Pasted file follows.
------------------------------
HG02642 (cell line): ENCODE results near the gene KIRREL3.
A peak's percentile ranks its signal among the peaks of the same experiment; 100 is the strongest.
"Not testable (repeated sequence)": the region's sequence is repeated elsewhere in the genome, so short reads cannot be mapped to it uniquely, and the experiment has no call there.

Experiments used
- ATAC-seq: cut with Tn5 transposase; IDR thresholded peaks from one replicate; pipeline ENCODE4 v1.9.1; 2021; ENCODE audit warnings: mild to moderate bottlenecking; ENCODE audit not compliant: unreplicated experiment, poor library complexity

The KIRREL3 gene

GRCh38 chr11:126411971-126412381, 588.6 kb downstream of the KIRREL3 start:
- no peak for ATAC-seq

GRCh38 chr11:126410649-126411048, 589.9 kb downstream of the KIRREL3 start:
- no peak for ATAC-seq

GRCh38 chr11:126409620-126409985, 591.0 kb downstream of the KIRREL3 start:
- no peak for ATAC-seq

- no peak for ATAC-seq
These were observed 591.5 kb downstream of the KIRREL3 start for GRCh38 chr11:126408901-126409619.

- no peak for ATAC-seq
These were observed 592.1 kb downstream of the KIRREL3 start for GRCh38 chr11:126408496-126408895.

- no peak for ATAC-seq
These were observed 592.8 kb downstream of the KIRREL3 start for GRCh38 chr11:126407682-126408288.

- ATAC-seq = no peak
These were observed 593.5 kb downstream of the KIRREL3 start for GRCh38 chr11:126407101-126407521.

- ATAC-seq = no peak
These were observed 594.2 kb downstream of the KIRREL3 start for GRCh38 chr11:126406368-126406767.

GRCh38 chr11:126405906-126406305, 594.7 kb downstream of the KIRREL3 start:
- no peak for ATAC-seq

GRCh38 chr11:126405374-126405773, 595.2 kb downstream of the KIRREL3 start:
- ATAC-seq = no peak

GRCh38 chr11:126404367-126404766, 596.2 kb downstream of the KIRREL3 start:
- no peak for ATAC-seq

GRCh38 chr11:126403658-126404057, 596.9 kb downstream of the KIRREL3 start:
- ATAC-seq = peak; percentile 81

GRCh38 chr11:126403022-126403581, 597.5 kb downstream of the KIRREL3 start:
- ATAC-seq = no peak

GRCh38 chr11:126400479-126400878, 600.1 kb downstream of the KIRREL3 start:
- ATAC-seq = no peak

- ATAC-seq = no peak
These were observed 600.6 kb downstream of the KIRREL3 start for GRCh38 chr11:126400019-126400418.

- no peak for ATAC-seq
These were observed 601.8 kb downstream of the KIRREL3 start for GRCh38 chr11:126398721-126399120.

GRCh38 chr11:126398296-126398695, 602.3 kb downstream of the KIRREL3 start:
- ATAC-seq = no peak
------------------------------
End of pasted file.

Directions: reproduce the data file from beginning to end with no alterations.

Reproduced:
HG02642 (cell line): ENCODE results near the gene KIRREL3.
A peak's percentile ranks its signal among the peaks of the same experiment; 100 is the strongest.
"Not testable (repeated sequence)": the region's sequence is repeated elsewhere in the genome, so short reads cannot be mapped to it uniquely, and the experiment has no call there.

Experiments used
- ATAC-seq: cut with Tn5 transposase; IDR thresholded peaks from one replicate; pipeline ENCODE4 v1.9.1; 2021; ENCODE audit warnings: mild to moderate bottlenecking; ENCODE audit not compliant: unreplicated experiment, poor library complexity

The KIRREL3 gene

GRCh38 chr11:126411971-126412381, 588.6 kb downstream of the KIRREL3 start:
- no peak for ATAC-seq

GRCh38 chr11:126410649-126411048, 589.9 kb downstream of the KIRREL3 start:
- no peak for ATAC-seq

GRCh38 chr11:126409620-126409985, 591.0 kb downstream of the KIRREL3 start:
- no peak for ATAC-seq

- no peak for ATAC-seq
These were observed 591.5 kb downstream of the KIRREL3 start for GRCh38 chr11:126408901-126409619.

- no peak for ATAC-seq
These were observed 592.1 kb downstream of the KIRREL3 start for GRCh38 chr11:126408496-126408895.

- no peak for ATAC-seq
These were observed 592.8 kb downstream of the KIRREL3 start for GRCh38 chr11:126407682-126408288.

- ATAC-seq = no peak
These were observed 593.5 kb downstream of the KIRREL3 start for GRCh38 chr11:126407101-126407521.

- ATAC-seq = no peak
These were observed 594.2 kb downstream of the KIRREL3 start for GRCh38 chr11:126406368-126406767.

GRCh38 chr11:126405906-126406305, 594.7 kb downstream of the KIRREL3 start:
- no peak for ATAC-seq

GRCh38 chr11:126405374-126405773, 595.2 kb downstream of the KIRREL3 start:
- ATAC-seq = no peak

GRCh38 chr11:126404367-126404766, 596.2 kb downstream of the KIRREL3 start:
- no peak for ATAC-seq

GRCh38 chr11:126403658-126404057, 596.9 kb downstream of the KIRREL3 start:
- ATAC-seq = peak; percentile 81

GRCh38 chr11:126403022-126403581, 597.5 kb downstream of the KIRREL3 start:
- ATAC-seq = no peak

GRCh38 chr11:126400479-126400878, 600.1 kb downstream of the KIRREL3 start:
- ATAC-seq = no peak

- ATAC-seq = no peak
These were observed 600.6 kb downstream of the KIRREL3 start for GRCh38 chr11:126400019-126400418.

- no peak for ATAC-seq
These were observed 601.8 kb downstream of the KIRREL3 start for GRCh38 chr11:126398721-126399120.

GRCh38 chr11:126398296-126398695, 602.3 kb downstream of the KIRREL3 start:
- ATAC-seq = no peak